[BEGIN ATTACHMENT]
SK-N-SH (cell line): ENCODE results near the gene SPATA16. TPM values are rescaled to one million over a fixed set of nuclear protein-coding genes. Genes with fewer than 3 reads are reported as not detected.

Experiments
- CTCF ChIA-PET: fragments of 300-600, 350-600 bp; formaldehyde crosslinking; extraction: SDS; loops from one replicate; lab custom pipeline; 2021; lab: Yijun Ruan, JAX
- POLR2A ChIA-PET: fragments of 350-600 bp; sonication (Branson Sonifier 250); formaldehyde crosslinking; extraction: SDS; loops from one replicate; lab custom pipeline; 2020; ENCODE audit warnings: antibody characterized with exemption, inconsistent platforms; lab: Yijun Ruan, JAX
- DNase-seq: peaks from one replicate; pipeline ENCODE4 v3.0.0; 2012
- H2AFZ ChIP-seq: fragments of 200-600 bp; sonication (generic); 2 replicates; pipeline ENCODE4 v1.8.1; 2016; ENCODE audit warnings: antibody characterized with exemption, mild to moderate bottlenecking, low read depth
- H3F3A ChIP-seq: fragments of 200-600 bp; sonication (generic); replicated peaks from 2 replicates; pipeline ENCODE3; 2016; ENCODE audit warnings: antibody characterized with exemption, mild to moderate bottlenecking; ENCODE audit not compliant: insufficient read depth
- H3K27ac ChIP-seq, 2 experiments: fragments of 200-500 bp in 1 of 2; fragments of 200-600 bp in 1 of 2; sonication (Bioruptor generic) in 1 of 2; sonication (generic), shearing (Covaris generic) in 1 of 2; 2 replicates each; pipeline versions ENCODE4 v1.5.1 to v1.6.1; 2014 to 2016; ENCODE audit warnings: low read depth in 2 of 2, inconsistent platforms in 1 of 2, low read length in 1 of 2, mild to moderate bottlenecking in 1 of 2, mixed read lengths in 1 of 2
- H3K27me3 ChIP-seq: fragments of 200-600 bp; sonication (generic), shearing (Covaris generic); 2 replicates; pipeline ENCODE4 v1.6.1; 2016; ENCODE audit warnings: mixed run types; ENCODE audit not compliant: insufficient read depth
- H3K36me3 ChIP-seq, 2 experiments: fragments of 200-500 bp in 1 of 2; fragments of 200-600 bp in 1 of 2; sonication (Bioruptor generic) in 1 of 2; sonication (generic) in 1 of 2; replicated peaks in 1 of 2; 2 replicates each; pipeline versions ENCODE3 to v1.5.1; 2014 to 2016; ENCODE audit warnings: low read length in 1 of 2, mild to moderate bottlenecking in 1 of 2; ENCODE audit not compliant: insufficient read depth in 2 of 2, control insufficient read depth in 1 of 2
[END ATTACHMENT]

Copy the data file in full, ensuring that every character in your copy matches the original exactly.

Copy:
SK-N-SH (cell line): ENCODE results near the gene SPATA16. TPM values are rescaled to one million over a fixed set of nuclear protein-coding genes. Genes with fewer than 3 reads are reported as not detected.

Experiments
- CTCF ChIA-PET: fragments of 300-600, 350-600 bp; formaldehyde crosslinking; extraction: SDS; loops from one replicate; lab custom pipeline; 2021; lab: Yijun Ruan, JAX
- POLR2A ChIA-PET: fragments of 350-600 bp; sonication (Branson Sonifier 250); formaldehyde crosslinking; extraction: SDS; loops from one replicate; lab custom pipeline; 2020; ENCODE audit warnings: antibody characterized with exemption, inconsistent platforms; lab: Yijun Ruan, JAX
- DNase-seq: peaks from one replicate; pipeline ENCODE4 v3.0.0; 2012
- H2AFZ ChIP-seq: fragments of 200-600 bp; sonication (generic); 2 replicates; pipeline ENCODE4 v1.8.1; 2016; ENCODE audit warnings: antibody characterized with exemption, mild to moderate bottlenecking, low read depth
- H3F3A ChIP-seq: fragments of 200-600 bp; sonication (generic); replicated peaks from 2 replicates; pipeline ENCODE3; 2016; ENCODE audit warnings: antibody characterized with exemption, mild to moderate bottlenecking; ENCODE audit not compliant: insufficient read depth
- H3K27ac ChIP-seq, 2 experiments: fragments of 200-500 bp in 1 of 2; fragments of 200-600 bp in 1 of 2; sonication (Bioruptor generic) in 1 of 2; sonication (generic), shearing (Covaris generic) in 1 of 2; 2 replicates each; pipeline versions ENCODE4 v1.5.1 to v1.6.1; 2014 to 2016; ENCODE audit warnings: low read depth in 2 of 2, inconsistent platforms in 1 of 2, low read length in 1 of 2, mild to moderate bottlenecking in 1 of 2, mixed read lengths in 1 of 2
- H3K27me3 ChIP-seq: fragments of 200-600 bp; sonication (generic), shearing (Covaris generic); 2 replicates; pipeline ENCODE4 v1.6.1; 2016; ENCODE audit warnings: mixed run types; ENCODE audit not compliant: insufficient read depth
- H3K36me3 ChIP-seq, 2 experiments: fragments of 200-500 bp in 1 of 2; fragments of 200-600 bp in 1 of 2; sonication (Bioruptor generic) in 1 of 2; sonication (generic) in 1 of 2; replicated peaks in 1 of 2; 2 replicates each; pipeline versions ENCODE3 to v1.5.1; 2014 to 2016; ENCODE audit warnings: low read length in 1 of 2, mild to moderate bottlenecking in 1 of 2; ENCODE audit not compliant: insufficient read depth in 2 of 2, control insufficient read depth in 1 of 2